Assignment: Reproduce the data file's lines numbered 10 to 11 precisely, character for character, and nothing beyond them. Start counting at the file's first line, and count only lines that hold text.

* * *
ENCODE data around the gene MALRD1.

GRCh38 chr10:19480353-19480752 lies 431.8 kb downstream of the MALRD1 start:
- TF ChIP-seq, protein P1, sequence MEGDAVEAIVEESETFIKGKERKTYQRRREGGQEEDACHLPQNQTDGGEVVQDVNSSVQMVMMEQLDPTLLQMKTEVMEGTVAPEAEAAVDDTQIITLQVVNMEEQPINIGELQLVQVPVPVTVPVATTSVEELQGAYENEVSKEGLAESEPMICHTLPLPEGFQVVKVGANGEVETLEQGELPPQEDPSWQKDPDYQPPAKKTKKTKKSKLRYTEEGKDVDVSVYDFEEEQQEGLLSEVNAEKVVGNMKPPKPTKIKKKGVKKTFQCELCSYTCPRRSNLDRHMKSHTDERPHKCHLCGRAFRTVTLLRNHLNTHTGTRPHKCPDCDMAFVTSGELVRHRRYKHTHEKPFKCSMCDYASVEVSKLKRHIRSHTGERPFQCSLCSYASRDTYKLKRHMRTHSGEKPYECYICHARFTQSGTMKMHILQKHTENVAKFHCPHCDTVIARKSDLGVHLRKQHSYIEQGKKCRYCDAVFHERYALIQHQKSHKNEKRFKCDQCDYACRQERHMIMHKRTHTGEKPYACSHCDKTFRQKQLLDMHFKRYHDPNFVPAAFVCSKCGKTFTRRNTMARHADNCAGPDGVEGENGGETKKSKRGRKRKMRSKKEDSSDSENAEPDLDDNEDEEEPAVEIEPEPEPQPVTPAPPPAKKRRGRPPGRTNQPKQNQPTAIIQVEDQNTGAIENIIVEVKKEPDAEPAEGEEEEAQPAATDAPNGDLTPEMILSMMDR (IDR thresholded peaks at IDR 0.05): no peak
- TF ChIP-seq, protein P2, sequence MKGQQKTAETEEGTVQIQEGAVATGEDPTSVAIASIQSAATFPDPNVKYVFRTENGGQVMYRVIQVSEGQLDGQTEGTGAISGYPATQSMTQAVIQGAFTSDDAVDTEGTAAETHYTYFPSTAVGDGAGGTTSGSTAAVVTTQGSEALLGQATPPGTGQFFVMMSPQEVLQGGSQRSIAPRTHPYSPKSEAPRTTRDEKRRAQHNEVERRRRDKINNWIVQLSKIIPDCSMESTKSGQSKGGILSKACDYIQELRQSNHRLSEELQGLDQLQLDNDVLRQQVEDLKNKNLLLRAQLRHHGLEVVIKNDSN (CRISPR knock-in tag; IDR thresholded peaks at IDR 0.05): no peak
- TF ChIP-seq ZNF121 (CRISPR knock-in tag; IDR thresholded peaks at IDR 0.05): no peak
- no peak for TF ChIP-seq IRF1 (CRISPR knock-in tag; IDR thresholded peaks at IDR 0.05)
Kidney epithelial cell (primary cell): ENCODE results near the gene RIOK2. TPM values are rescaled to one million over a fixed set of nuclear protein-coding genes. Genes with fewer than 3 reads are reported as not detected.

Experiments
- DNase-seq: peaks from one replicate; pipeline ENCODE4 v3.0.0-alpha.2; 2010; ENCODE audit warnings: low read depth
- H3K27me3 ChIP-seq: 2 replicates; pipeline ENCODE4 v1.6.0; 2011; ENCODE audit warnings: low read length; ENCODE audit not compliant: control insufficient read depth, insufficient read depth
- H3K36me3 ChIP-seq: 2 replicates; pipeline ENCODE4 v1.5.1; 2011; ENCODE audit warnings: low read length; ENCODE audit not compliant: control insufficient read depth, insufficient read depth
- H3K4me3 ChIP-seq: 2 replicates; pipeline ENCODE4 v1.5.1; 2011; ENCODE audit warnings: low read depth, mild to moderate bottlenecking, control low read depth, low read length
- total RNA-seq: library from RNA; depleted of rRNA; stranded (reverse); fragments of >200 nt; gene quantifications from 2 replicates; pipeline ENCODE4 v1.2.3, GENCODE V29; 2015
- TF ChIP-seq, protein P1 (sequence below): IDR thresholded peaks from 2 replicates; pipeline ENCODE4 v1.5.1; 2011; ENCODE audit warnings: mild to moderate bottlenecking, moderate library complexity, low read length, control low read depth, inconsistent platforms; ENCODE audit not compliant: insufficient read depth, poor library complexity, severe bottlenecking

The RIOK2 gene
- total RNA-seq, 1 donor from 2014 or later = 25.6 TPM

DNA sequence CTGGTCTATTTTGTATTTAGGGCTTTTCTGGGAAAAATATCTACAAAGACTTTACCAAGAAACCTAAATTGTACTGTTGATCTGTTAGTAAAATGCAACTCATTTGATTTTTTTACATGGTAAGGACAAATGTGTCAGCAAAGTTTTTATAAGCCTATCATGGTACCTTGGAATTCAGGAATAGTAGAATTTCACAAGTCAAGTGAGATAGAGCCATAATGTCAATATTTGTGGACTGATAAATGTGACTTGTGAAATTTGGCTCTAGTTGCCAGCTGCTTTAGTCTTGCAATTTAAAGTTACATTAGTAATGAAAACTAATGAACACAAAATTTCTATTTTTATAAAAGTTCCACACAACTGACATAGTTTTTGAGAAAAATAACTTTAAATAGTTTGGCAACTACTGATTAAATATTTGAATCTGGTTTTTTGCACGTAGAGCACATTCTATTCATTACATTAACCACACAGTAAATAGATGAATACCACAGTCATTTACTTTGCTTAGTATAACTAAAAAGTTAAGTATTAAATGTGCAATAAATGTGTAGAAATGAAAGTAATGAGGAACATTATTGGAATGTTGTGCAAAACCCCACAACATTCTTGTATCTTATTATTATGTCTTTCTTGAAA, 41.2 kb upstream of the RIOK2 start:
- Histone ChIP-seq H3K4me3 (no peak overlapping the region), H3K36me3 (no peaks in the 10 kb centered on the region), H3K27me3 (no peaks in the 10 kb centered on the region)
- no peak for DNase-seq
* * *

- H3K27me3 ChIP-seq: 2 replicates; pipeline ENCODE4 v1.6.0; 2011; ENCODE audit warnings: low read length; ENCODE audit not compliant: control insufficient read depth, insufficient read depth
- H3K36me3 ChIP-seq: 2 replicates; pipeline ENCODE4 v1.5.1; 2011; ENCODE audit warnings: low read length; ENCODE audit not compliant: control insufficient read depth, insufficient read depth